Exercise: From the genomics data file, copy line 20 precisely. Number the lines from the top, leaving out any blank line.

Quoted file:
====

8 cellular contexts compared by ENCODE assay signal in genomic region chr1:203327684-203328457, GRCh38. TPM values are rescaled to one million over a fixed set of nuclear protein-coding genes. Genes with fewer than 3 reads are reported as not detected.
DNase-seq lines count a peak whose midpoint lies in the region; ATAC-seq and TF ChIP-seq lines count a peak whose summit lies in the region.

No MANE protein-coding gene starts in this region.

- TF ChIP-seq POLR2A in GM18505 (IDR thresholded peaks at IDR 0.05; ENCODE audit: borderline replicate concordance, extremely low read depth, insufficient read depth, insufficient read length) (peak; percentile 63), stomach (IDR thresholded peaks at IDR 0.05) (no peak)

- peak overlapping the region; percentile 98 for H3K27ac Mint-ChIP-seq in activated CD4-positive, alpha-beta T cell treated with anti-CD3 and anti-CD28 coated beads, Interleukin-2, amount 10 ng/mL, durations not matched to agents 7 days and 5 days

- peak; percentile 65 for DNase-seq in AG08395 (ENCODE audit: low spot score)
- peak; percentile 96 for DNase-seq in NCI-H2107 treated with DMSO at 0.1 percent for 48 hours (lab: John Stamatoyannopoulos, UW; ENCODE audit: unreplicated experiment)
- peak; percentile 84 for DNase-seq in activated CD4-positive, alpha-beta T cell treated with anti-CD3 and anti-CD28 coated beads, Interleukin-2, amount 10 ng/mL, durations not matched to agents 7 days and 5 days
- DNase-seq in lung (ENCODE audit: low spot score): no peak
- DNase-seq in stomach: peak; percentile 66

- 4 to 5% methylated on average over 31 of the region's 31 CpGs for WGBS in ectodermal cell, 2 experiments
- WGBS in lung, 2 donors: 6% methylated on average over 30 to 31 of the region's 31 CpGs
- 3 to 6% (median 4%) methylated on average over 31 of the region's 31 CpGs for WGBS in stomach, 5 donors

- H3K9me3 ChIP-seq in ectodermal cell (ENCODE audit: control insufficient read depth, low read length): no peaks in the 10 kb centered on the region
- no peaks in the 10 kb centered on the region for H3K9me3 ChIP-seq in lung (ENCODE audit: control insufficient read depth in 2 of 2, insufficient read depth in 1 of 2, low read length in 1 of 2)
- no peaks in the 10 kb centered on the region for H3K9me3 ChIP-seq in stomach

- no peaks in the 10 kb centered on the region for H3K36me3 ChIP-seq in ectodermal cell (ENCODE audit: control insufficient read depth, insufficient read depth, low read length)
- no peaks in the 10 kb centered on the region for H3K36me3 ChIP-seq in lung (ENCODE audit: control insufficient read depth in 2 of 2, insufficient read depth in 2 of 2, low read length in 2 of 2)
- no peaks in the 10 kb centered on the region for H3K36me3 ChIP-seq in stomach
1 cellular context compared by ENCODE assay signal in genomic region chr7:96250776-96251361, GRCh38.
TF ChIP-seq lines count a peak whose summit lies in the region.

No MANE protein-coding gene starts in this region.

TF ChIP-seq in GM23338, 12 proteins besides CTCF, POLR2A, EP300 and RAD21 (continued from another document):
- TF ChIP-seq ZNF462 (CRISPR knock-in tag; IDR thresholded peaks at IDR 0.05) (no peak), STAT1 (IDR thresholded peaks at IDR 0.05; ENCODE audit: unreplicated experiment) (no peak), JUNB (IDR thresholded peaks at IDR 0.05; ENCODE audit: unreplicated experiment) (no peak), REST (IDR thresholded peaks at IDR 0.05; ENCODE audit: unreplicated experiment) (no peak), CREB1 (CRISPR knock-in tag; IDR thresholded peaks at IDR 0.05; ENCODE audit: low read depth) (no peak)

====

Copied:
1 cellular context compared by ENCODE assay signal in genomic region chr7:96250776-96251361, GRCh38.